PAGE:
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Journal American Rhododendron Society

Current Editor:
Dr. Glen Jamieson ars.editor@gmail.com


Volume 27, Number 4
October 1973

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Seed Exchange Notes
Esther Berry, Aberdeen, Washington

        When you consider the incredible bounty of nature, it is hard to believe that there could ever be a shortage of rhododendron seeds - but there is. That shortage is likely to be more critical this year than usual. The steady increase in demand can be expected to continue but our resources are certain to be sharply curtailed. The bitter cold of last winter caused severe damage to some of the gardens on the West Coast which normally supply generous quantities of seed.
        We are searching for alternate sources of supply and urge our members to make a special effort on behalf of the seed exchange this year. Seed must reach us no later than January 1, if it is to be included in our seed list. It would greatly facilitate our work and improve our state of mind if we could have it much earlier.
        Preparations for distribution take time, a lot of time. Seed must be packaged and cataloged and files set up before the list can be prepared. The list must go to the printer on February 1 without fail. Upon completion the printers sends the list to all members without special request. Foreign members will receive the list by airmail. The mailing date varies but would normally fall between February 15 and March l.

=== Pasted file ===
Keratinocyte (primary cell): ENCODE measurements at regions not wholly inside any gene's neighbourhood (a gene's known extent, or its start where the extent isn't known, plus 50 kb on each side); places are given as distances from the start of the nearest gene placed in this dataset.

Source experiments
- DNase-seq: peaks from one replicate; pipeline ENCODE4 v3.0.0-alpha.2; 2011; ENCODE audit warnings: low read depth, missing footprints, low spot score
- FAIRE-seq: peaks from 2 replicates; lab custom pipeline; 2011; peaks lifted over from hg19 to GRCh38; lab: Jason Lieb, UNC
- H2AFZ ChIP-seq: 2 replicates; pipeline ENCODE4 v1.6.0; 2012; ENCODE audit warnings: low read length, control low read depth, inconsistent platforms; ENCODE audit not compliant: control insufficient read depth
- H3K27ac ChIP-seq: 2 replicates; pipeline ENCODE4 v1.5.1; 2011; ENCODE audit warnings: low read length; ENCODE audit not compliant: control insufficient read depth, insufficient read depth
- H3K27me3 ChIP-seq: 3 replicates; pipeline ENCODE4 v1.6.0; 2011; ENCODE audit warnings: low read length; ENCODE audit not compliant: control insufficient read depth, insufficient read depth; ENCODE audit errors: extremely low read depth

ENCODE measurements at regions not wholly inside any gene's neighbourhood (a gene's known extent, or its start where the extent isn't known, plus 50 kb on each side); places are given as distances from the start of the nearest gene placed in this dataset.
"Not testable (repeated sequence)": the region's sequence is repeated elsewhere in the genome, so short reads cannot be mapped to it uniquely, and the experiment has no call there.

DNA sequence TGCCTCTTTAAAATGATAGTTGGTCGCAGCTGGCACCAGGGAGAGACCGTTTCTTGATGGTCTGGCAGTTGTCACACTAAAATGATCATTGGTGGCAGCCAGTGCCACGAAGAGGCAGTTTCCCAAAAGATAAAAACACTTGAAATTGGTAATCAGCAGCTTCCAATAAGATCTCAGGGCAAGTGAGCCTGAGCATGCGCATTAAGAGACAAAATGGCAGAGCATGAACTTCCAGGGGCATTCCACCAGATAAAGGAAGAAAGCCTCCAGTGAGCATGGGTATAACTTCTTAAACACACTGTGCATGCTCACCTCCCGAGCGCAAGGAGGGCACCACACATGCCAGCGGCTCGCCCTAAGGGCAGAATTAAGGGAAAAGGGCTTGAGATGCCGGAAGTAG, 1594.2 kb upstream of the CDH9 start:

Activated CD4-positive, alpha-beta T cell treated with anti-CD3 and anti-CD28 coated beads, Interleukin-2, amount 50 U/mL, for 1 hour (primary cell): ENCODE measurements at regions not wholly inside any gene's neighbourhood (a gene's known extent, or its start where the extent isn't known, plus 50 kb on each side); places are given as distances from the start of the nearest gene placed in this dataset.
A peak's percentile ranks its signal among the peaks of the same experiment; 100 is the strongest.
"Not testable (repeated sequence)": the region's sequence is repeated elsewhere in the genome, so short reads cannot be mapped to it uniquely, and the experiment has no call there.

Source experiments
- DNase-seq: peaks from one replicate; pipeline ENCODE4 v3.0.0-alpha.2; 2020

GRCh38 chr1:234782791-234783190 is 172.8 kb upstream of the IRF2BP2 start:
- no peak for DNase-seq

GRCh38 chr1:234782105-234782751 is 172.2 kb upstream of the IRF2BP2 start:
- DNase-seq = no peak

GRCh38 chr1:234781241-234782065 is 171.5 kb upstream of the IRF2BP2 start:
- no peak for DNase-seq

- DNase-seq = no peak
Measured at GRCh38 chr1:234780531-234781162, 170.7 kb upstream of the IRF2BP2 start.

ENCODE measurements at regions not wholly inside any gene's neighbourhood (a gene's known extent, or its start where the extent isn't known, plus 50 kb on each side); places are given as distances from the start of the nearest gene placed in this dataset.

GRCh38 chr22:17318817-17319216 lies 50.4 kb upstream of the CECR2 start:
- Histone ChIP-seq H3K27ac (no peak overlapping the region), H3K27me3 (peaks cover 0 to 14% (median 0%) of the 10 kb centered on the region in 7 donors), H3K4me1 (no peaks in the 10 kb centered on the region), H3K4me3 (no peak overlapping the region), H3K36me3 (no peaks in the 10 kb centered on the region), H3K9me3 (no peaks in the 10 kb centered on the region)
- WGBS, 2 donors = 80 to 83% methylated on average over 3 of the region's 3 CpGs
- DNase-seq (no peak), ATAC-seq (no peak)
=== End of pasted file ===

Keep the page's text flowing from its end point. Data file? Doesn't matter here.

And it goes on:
There is a brisk demand for seed of all categories but the species attract the most attention. This applies not only to wild collected and hand pollinated seed but to open pollinated seed as well. There appears to be a slight decline in request for hand pollinated hybrid crosses. However, the supply of crosses in which R. yakushimanum is one of the parents is still short of the demand. Also, crosses with hardy new hybrids are also in short supply.
        It is necessary to keep a watch on seed as it begins to ripen - f left too long, valuable seed can be lost. If it is picked too green, the capsules will not open and it is a very tedious chore to pick the seed out by hand. You should never crush the seed capsules to release the seed for it is then impossible to remove the chaff. I am not sure why, but I believe that seed which is collected while it is still green does not retain its viability as long. as when it is fully mature. The seed is ready to collect when the pedicel begins to turn brown or when the sections of the capsule show small cracks. Seed may be shipped in the capsules or dried and shaken out before sending; which ever is most convenient.
        Remember that envelopes are not seed-tight so it is necessary to wrap the seed securely by folding the paper. Make certain that seed is carefully and legibly labeled. Always indicate whether or not the seed is hand pollinated, open pollinated or collected in the wild. Where there is variation in the flower color of a species, please state the color of the seed parent.


Volume 27, Number 4
October 1973

DLA Ejournal Home | QBARS Home | Table of Contents for this issue | Search JARS and other ejournals